:Well for one thing, it doesn't allow you to defend yourself, it assumes you know the attacker is coming, that you can reach your weapon, and can use it, it also neglects that your attacker has equal access to similar weaponry, and so could just as likely have a gun- so the odds on self defence are the same.
The Department of Justice's National Crime Victimization Survey reports that the probability of serious injury from an attack is 2.5 times greater for women offering no resistance than for women resisting with a gun. Men also benefit from using a gun, but the benefits are smaller: Offering no resistance is 1.4 times more likely to result in serious injury than resisting with a gun. Resistance with a gun is the safest course of action for victims to take.
From extrapolation of reports and research (hotly disputed ofcourse) it is estimated that guns are shown to attackers somewhere up to 1.5 million times a year (US), approximaetly 98% of the time showing is enough, 1% the gun is fired as warning and 1% the gun is fired in the direction of assailant.
The idea that equally armed thug v attacker makes gun ownership futille is very silly. The thug isnt after an equal chance of dying - he wants to have all the advantages - hence the 'gun showing' defence puts a thug off, even if his chances of 'success' were much higher than the nervous victim they still dont want anything short of the best odds. Where gun ownership is wide criminals are at greater risk - it isnt the dynamics of who dies first (which would as you say more likely be the victim when surprised) but the chances of the perpertrator dying - and even a realitvely small chance is enough to put them off trying.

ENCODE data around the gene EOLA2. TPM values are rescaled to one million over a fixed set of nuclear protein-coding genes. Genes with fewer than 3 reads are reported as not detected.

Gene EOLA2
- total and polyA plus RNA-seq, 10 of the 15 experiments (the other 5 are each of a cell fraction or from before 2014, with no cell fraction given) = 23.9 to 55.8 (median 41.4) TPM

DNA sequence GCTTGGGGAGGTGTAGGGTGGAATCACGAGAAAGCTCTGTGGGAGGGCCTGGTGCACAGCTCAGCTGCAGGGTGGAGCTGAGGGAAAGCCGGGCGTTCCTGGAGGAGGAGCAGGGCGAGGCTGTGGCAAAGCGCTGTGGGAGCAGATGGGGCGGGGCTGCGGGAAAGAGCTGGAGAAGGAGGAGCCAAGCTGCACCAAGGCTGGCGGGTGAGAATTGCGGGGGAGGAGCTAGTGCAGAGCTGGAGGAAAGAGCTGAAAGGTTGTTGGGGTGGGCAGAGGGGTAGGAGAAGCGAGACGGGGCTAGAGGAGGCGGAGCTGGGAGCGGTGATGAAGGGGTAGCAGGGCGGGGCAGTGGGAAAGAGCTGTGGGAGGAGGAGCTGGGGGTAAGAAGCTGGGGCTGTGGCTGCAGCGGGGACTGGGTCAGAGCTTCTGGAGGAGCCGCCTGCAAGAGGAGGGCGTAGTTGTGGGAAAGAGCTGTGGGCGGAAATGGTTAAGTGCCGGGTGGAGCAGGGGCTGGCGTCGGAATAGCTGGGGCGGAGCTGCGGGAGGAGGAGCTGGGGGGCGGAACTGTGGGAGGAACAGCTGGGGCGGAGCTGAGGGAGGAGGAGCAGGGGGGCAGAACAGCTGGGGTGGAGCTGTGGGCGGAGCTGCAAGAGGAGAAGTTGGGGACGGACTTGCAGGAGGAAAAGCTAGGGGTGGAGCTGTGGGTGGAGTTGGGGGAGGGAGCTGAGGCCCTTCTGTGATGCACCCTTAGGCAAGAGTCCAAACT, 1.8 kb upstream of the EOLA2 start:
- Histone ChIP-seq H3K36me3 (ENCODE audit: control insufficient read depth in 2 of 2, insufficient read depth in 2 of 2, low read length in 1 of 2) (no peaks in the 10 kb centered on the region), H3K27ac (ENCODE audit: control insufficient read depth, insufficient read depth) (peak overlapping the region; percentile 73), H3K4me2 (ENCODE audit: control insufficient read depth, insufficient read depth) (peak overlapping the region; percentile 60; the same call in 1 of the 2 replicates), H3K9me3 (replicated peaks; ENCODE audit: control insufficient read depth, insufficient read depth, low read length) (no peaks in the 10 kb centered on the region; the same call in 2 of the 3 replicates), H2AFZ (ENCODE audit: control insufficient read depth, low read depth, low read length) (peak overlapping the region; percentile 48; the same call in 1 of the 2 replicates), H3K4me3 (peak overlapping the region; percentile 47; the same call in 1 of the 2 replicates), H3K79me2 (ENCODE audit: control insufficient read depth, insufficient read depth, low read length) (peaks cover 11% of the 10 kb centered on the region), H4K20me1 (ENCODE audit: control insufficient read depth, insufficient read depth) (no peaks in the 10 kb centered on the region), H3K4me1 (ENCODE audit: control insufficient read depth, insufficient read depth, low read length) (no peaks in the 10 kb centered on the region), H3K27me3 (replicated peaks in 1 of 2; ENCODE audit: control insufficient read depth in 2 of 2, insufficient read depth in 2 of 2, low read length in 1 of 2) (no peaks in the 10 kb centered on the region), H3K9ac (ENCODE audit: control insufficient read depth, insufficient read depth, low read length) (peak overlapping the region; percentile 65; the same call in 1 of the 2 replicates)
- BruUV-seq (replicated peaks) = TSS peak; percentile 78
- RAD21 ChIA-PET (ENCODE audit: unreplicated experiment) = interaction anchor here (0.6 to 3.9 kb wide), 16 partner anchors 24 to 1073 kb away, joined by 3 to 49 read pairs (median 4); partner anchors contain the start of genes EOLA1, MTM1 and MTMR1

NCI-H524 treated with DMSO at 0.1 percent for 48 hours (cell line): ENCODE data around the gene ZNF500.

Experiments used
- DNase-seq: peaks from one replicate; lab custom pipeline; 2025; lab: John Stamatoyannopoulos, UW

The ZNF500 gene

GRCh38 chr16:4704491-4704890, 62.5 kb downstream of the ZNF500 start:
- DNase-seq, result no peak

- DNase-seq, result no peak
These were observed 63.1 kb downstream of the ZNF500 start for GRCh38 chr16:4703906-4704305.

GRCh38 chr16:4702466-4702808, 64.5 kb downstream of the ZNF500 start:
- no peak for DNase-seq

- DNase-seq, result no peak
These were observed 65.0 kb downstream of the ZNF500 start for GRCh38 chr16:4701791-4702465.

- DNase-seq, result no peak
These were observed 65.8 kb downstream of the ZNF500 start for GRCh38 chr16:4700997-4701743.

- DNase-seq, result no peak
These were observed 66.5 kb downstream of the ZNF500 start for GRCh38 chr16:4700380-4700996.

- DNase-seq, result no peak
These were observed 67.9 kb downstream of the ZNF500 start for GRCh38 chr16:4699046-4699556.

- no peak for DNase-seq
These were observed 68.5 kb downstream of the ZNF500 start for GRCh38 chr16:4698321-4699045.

It is no accident that crime went up in Washington when gun controls set in, even though its very difficult to show causality except anecdotally.
: Personally, I think it would be fully within the US constitution to ban Guns, but legalise carrying Swords- I've never yet heard of a drive by stabbing wounding ten people..... ;)
It would be unconstitutional. Thats very weak - banning guns is like banning drugs - you could buy drugs today and you know it, and if you looked into I bet you could buy a gun from a dealer in your city or if you popped over to liverpool or manchester.
The only people are left gun-less after a ban are law abiding people. They are not magicked away by a ban, nor are they made all that much more difficult to get for a criminal intent on using one - and nor does it save more than the occasional life by accidental death - the cause of which is irresponsibility or plain bad luck - so ban sharp things and swimming pools and cars and rich food and concrete steps and matches etc etc.
The one thing you didnt answer was "do you agree that the individual has the right to defend himself against an aggressor?" and as corrolary that such defence may necessitate or result in the death of the assailant and that such defence, to be meaninglful, also means that the individual must have the right to use a tool of self defence whether it be a knife, pool cue or gun.